Order Your Supply of Potassium Iodide (KI) Pills

The Canadian Nuclear Safety Commission (CNSC) — the federal agency that monitors the safe operation of nuclear stations — now requires that all homes and businesses within 10 km of a nuclear power station receive a supply of potassium iodide (KI) pills. The City of Toronto, the Region of Durham and Ontario Power Generation are providing you with access to their project website. To order potassium iodide (KI) pills for your home or business, please complete the form at https://preparetobesafe.ca/order Depending on your postal code, order pills even beyond 10 km zone.

The distribution of KI pills

Order your supply of potassium iodide (KI) pills

(the chemical name for potassium iodide) is a salt of stable (not radioactive) iodine. It is an essential nutrient needed in small quantities for the thyroid gland to function properly. KI comes in tablet form and can be easily  swallowed. The effectiveness of KI as a specific blocker of thyroid radioiodine uptake is well established. When taken in the recommended dose and at the right time, KI is effective in reducing the risk of thyroid cancer in individuals or populations at risk of inhalation or ingestion of radioiodines. KI fills up the thyroid with non-radioactive iodine and prevents the uptake of the radioactive molecules. KI does not protect against other types of radiation.

In the event of an emergency that results in a release of radiation to the public, the Chief Medical Officer of Health for Ontario will provide instructions through radio, TV, Internet and other available channels on where, when, how, and by whom KI should be taken. It is important to wait for this notification. Do not take the pills unless instructed to do so. You would only need to take the pills for a short period of time, likely 1 – 2 days. 

Pregnant or breastfeeding women       2 tablets (1 single dose only)
Adults 18+ 2 tablets every 24 hours
Children 3 – 18 1 tablet every 24 hours
Children 1 month – 3 years ½ tablet daily crushed in food or fluids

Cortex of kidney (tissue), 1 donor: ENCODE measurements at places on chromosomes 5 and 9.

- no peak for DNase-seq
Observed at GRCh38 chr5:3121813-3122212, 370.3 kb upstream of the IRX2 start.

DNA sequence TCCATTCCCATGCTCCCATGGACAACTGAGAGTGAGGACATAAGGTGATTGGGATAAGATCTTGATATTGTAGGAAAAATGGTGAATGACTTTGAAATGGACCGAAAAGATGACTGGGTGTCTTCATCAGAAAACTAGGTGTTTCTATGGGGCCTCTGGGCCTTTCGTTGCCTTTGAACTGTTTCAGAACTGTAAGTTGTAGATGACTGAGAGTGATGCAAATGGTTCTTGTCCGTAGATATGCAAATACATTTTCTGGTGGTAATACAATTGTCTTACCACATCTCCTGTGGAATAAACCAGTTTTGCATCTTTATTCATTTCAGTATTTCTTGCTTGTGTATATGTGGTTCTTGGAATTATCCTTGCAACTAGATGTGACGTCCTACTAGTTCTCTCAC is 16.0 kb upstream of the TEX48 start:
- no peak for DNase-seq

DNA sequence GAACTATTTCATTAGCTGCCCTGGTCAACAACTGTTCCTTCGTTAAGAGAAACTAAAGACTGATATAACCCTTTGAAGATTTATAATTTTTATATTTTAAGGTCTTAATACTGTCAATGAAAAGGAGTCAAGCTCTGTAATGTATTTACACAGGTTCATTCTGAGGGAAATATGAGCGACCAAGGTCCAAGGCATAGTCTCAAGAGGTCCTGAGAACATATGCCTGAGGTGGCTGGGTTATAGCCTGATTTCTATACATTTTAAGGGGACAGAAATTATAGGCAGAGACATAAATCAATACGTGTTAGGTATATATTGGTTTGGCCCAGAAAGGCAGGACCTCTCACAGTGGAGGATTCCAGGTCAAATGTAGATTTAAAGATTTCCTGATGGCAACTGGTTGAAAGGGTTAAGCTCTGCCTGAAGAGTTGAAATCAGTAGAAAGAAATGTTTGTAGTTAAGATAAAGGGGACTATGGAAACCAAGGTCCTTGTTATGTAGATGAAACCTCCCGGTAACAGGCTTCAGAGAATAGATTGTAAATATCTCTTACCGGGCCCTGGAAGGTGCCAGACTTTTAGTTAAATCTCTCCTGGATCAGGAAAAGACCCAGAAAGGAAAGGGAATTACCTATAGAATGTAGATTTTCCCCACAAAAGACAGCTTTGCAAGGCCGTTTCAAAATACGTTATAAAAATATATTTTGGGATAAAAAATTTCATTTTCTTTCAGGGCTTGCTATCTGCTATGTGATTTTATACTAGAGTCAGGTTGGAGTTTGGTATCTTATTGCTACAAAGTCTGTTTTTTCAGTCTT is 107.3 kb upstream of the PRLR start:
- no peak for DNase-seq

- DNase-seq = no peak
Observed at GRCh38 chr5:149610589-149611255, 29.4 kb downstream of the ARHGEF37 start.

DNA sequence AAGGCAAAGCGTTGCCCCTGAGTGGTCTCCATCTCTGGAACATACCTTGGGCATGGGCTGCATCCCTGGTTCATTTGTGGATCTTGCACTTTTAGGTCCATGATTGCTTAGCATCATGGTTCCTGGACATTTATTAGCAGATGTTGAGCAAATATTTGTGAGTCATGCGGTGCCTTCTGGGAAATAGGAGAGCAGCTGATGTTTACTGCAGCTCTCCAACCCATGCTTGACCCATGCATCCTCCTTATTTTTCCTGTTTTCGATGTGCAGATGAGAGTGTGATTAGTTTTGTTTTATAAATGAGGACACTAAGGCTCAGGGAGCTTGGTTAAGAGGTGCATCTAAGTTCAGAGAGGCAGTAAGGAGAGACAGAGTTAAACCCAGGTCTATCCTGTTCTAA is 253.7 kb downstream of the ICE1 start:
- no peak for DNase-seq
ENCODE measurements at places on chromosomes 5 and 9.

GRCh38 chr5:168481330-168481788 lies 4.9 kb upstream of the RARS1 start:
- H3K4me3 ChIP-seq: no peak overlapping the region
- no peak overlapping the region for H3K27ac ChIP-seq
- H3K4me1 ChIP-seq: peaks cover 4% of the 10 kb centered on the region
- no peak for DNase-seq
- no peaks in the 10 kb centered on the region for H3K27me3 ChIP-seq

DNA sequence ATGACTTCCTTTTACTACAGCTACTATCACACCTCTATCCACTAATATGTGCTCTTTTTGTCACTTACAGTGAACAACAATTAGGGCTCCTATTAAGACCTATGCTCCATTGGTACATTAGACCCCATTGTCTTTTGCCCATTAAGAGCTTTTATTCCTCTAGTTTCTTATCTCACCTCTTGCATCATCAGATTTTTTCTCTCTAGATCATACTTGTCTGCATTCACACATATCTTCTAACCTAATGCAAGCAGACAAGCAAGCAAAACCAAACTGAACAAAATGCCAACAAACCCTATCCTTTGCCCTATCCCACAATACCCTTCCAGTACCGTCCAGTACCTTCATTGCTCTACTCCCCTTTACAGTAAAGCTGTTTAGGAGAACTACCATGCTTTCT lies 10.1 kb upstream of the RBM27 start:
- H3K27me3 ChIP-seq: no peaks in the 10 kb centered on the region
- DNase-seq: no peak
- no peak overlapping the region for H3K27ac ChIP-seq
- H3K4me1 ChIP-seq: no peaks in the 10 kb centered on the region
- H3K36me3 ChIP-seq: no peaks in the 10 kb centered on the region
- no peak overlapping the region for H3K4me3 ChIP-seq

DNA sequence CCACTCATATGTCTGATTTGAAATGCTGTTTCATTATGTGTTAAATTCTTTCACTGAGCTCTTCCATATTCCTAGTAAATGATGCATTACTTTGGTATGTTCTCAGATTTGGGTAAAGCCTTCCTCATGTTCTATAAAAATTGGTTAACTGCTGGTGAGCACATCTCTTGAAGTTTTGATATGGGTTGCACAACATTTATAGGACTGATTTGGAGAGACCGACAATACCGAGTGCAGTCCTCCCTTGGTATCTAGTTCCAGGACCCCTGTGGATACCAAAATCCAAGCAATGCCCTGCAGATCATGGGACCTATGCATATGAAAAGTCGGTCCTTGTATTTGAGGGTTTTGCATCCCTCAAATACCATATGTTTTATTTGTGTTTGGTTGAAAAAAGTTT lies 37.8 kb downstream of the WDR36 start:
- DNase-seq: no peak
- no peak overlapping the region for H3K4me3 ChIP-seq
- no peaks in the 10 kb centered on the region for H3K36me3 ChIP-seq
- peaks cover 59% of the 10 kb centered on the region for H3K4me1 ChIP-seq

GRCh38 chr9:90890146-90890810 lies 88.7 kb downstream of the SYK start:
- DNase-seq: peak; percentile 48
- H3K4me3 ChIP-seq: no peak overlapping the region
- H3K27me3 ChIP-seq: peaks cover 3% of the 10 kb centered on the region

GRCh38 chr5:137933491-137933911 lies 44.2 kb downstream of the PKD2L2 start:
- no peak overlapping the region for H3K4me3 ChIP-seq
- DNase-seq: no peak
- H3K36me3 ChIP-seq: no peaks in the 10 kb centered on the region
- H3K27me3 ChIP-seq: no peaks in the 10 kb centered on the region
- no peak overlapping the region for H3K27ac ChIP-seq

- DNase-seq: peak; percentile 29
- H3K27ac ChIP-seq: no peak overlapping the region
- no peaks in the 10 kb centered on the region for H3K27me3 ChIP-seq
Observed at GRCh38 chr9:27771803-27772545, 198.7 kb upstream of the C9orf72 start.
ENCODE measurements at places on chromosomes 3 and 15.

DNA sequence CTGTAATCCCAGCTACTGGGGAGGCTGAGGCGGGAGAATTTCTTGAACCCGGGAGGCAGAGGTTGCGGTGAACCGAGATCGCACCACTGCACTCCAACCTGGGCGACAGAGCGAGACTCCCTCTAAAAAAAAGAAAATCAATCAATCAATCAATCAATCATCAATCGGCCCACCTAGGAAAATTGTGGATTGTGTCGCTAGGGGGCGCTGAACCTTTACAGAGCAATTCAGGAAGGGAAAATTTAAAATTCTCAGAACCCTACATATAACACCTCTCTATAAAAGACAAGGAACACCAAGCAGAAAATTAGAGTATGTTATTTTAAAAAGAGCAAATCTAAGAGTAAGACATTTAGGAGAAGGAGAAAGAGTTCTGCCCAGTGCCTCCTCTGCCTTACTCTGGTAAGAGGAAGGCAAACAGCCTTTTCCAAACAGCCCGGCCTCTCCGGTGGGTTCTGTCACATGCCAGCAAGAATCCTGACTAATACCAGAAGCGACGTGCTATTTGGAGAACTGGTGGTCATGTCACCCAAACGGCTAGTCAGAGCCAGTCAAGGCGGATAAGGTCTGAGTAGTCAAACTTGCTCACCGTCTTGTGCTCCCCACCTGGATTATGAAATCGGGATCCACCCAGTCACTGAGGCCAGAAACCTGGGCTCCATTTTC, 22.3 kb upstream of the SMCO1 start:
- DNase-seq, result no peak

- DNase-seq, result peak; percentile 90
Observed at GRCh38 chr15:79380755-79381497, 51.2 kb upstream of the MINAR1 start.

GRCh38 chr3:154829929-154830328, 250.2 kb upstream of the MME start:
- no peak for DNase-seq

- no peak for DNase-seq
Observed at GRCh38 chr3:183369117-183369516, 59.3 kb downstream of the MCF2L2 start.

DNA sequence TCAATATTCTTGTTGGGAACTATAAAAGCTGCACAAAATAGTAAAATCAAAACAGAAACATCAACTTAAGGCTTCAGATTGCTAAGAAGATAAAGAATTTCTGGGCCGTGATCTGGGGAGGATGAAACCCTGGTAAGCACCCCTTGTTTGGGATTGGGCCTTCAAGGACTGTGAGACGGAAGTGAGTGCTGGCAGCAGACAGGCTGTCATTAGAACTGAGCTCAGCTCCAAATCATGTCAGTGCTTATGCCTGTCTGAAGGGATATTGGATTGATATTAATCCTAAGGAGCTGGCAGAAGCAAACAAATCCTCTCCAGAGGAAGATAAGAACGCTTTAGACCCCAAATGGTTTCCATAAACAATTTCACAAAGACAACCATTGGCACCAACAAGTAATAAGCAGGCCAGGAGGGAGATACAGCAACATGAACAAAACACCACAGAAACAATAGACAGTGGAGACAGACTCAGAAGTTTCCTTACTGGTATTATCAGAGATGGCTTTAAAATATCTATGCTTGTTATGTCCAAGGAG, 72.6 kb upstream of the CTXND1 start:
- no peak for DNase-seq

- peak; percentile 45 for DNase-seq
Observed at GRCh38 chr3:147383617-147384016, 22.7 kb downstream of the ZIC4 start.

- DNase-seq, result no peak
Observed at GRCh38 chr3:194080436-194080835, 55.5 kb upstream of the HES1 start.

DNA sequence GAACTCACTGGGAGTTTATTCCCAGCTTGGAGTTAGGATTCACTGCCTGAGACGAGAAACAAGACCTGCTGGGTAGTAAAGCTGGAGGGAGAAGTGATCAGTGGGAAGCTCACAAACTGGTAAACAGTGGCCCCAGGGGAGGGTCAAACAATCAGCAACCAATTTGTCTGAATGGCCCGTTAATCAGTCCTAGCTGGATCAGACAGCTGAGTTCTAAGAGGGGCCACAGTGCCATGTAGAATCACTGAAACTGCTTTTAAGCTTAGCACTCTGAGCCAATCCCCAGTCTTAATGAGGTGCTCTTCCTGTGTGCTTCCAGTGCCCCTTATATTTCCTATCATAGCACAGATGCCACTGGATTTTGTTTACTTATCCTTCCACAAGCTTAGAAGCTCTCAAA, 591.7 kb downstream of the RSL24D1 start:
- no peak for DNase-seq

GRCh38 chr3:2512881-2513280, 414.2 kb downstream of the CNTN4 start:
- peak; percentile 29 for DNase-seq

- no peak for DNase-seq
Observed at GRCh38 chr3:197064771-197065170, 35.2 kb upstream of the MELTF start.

Children under 1 month ¼ tablet dissolved in fluids (1 single dose only)


If necessary, and for younger children, tablets can be crushed in food or dissolved in fluids. In case of overdose, get medical help or call the Ontario Poison Centre immediately at 1‑800‑268‑9017 or 416‑813‑5900. The risk of side effects from taking a dose of KI is extremely low for all age groups who have normal thyroid function. The overall benefit during a nuclear emergency outweighs the risks of side effects. There is an increased risk of side effects for people with thyroid disorders i.e., auto-immune thyroiditis, Graves’ disease, iodine deficiency and nodular goiter. These disorders are more common in adults and the elderly, and are rare in children. Rare side effects in other parts of the body, such as gastrointestinal effects or hypersensitivity reaction, may occur but are generally mild. People who are sensitive to iodine, who have an existing or previous thyroid disorder, or have any other concerns, should consult their doctor or nurse practitioner prior to taking KI.

When stored in a dry location between 15 and 30 degrees Celsius, the KI pills are effective for up to 12 years. KI pills are available to children at schools in the 10 km zone, and select institutions in the 10 km zone such as health care facilities. KI tablets will also be available to the public at evacuation reception centres, and other locations designated by emergency officials. If you want to know more about the KI distribution program in Durham Region, please call 1‑888‑777‑9613; in Toronto you may call 311. If you have any health questions related to KI pills, please discuss it with your health provider or you can contact Telehealth Ontario at 1‑866‑797‑0000. Share this poster will all your neighbours (click here: KIposter).

Emergency Management Branch, Ministry of Health and Long-Term Care (2014). Potassium Iodide (KI) Guidelines provides more useful information.

The Pickering Nuclear Generating Station is located on the shores of Lake Ontario just east of Toronto. This is one of the world’s largest nuclear generating facilities. Darlington Nuclear Generating Station is located in the Municipality of Clarington in Durham Region, 70 km east of downtown Toronto.

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